Published: Sat, April 15, 2017
Business | By Max Garcia

United Has Changed Its Policy for Overbooking Flights and Removing Passengers

United Has Changed Its Policy for Overbooking Flights and Removing Passengers

United Airlines - whose chief executive Oscar Munoz is under pressure to resign over the affair - has apologised but has not said whether it would try to settle any claim. A spokesperson for the airline confirms that United has updated its policy "to make sure crews traveling on our aircraft are booked at least 60 minutes prior to departure". He said the legislation will be introduced in the coming weeks and that co-operation from the airlines will be essential to further improve the traveler experience.

United has apologized and says it won't happen again.

Any boycott against United Airlines on Chinese social media would create huge financial problems for the airline, which is now the largest American carrier operating in China. Gate agents can offer $2,000.

Demetrio said the video showed an extraordinary instance of something that happens too routinely: Airlines overbooking flights then bumping paying customers.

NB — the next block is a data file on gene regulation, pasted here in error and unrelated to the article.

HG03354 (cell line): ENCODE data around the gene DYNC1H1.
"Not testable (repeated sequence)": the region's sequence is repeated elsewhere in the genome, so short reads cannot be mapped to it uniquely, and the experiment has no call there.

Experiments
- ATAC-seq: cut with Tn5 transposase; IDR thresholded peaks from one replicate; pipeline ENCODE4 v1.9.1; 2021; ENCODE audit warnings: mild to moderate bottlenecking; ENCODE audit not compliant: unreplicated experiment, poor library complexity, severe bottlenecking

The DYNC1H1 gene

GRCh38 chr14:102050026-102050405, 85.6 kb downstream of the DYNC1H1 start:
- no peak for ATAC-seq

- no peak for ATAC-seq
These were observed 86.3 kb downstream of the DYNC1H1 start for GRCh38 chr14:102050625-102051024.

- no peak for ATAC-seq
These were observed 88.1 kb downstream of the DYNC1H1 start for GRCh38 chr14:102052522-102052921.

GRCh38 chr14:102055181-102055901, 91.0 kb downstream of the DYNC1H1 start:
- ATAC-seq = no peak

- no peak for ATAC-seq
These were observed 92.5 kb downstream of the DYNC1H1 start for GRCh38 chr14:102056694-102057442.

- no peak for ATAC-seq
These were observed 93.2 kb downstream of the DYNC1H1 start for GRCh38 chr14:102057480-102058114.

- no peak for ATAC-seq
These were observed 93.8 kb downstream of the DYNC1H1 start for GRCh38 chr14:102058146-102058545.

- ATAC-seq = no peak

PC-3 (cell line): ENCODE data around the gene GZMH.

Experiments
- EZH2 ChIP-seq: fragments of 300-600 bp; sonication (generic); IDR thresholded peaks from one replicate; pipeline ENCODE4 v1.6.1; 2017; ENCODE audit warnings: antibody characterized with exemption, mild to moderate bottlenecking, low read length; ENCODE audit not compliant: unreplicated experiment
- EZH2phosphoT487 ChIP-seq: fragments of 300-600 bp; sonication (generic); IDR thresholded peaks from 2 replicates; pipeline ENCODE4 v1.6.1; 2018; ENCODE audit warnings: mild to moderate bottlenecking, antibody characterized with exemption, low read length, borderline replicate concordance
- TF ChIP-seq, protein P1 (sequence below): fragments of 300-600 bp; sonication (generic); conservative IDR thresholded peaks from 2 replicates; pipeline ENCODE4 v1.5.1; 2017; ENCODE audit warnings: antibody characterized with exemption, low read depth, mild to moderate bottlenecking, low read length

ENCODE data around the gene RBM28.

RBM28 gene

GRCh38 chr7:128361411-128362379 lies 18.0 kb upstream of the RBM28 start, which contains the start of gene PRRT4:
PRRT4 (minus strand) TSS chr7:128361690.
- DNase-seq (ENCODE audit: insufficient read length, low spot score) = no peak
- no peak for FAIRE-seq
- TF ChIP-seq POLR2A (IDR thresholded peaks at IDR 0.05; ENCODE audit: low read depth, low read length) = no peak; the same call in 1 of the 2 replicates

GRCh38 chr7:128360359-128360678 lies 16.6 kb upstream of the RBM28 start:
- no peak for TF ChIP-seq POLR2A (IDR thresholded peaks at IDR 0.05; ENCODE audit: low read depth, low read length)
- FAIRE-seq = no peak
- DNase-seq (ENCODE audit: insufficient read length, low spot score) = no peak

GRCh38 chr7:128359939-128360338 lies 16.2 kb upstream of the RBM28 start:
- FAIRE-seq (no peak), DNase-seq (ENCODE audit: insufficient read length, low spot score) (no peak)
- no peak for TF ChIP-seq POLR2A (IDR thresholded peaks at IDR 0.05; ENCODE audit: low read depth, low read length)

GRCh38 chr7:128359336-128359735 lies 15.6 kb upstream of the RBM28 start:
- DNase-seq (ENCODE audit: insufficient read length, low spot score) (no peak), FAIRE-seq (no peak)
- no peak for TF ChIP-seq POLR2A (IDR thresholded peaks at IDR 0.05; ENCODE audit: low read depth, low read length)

Overselling flights is a fact of life in the airline business.

The union for the airline's pilots issued a statement Thursday seeking to distance them from the incident, pointing out that it happened on a United Express carrier that is "separately owned and operated by Republic Airline" and that United pilots weren't flying the jet.

He says it exposed a culture in which airlines have "bullied" passengers. Industry-wide, airlines involuntarily denied boarding to just 0.006 percent of passengers previous year. But almost all of the scrutiny has fallen on United, and its CEO Oscar Munoz has been the public face in apologizing for how the situation was handled.

No word on when Delta's increased compensation packages go into effect, but at those prices I'm ready to get bumped, especially if it guarantees no forced removal from the plane.

A company spokesperson confirmed to CNNMoney that supervisors were previously only able to offer up to $1,350, but Delta notified them on Friday that they'll now be able to offer up to $9,950 in compensation. Delta denied boarding involuntarily among the least in the industry, just once in every 100,000 passengers past year, or 1,238 times. Delta earned almost $4.4 billion. "I think it's very much about giving our front line the tools and the flexibility to empower them at the first point of contact, and that's what we'll continue to do".

Delta denied boarding to 131,603 passengers in 2016, but 99 percent volunteered to give up their seat in exchange for compensation.

"If you offer enough money, even the guy going to a funeral will sell his seat", said Ross Aimer, a retired United pilot.

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